The Australian Navy Is Now Rescuing Hundreds of Wildfire Refugees Stranded on Beaches

Meanwhile, Prime Minister Scott Morrison's handling of the crisis has come under fierce criticism.
January 3, 2020, 2:41pm
In this photo released by the Australian Department of Defense, evacuees board landing craft to be ferried out to the navy's HMAS Choules

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The Australian Navy is working to evacuate stranded wildfire victims ahead of the weekend, when the already devastating blazes were forecast to get even worse.

The Royal Australian Navy rescued about 1,000 people who were trapped in the town of Mallacoota, Victoria which has been hit especially hard by the bushfires. A local MP, Darren Chester, told the BBC it was an "unprecedented mass relocation of civilians."

Some 4,000 people were forced to flee to Mallacoota’s beaches on Monday, pushed out of their homes by a fire that blocked out the sun and painted the sky an apocalyptic red. With roads blocked, the Navy has taken around 60 people out by helicopter, while about 1,000 had signed up to be evacuated via boat, the BBC reported.

But the evacuations were hardly limited to Mallacoota. On Friday, authorities made a final plea for people to evacuate across a roughly 5,400 square mile area in the southern part of the fire-stricken state of New South Wales (NSW). In both Victoria and NSW, firefighting officials have been granted emergency powers to forcibly relocate people, if necessary, according to the Guardian.

READ: 'No way in or out': Australians are fleeing to the beach to escape deadly wildfires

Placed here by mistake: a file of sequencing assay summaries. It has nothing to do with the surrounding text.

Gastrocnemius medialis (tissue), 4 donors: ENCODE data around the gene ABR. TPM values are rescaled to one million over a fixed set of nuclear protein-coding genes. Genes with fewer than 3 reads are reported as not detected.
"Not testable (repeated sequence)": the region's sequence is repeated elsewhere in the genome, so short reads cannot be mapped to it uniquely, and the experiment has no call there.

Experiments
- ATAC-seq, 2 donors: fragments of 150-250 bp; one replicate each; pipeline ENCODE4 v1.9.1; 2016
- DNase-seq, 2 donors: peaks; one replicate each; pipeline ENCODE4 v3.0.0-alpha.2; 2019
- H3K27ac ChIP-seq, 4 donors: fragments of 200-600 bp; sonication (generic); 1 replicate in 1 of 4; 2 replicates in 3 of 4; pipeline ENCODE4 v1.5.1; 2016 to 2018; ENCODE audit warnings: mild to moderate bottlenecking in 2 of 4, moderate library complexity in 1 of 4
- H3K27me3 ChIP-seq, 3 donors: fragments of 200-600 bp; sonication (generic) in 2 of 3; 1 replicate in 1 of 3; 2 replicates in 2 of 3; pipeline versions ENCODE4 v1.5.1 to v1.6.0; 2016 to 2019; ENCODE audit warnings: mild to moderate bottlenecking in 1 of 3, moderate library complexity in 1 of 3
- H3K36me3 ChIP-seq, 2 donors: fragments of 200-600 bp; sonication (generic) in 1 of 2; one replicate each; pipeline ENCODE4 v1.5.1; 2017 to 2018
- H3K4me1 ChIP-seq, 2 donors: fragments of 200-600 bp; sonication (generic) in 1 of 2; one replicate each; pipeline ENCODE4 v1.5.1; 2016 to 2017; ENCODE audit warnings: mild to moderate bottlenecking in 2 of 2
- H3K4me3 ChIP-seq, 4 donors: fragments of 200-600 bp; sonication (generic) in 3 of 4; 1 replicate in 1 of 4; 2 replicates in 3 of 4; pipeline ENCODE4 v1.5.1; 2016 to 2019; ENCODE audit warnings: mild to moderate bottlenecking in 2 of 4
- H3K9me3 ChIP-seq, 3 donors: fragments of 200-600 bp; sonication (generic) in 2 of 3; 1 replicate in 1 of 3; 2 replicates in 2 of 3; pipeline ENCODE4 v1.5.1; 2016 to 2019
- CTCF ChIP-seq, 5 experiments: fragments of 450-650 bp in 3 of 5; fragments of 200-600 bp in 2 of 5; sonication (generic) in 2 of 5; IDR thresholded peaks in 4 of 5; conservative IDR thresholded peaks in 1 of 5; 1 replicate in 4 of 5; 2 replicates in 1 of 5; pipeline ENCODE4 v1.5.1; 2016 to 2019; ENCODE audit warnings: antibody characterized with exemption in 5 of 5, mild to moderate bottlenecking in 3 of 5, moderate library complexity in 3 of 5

The nation was on edge, considering the weekend’s forecast. This fire season’s destruction has already proven massive: at least 20 dead, 28 people missing in Victoria, half a billion animals killed, nearly unbreathable air, countless acres of land scorched. But it may soon be far worse.

"It's going to be a blast furnace," Transport Minister Andrew Constance told the Sydney Morning Herald.

Saturday’s forecast for the fire-ravaged areas in NSW calls for blazing temperatures around 100 degrees Fahrenheit and high winds, nearly perfect conditions to make the wildfires worse. The fires could spread quickly and unpredictably, with parts of the country facing “catastrophic” fire danger in some regions.

READ: Sydney looks apocalyptic as toxic wildfires choke the city with smoke

While the nation struggles to deal with the fires, Australian Prime Minister Scott Morrison has come under intense criticism for how he’s handled the crisis.

"I'm angry about the prime minister's response," former Rural Fire Service commissioner Greg Mullins told the Australian Broadcasting Corporation on Friday. "It reminds me of President Trump, when there's multiple shootings, saying, 'There's nothing to do with guns.' We have to talk about climate change."

Morrison toured an evacuation center in Victoria on Friday and downplayed the criticism just after getting heckled in NSW by citizens who had lost their homes the day prior.

“People are angry and people are upset … well, whether they’re angry with me or they’re angry about the situation – all I know is that they’re hurting, and it’s my job to be there to try and offer some comfort and support,” Morrison told the Guardian.

Cover: In this photo released by the Australian Department of Defense, evacuees board landing craft to be ferried out to the navy's HMAS Choules, Friday, Jan. 3, 2020, in Mallacoota, Victoria, Australia. Navy ships plucked hundreds of people from beaches and tens of thousands were urged to flee before hot weather and strong winds in the forecast worsen Australia's already-devastating wildfires. (Australia Department of Defense via AP)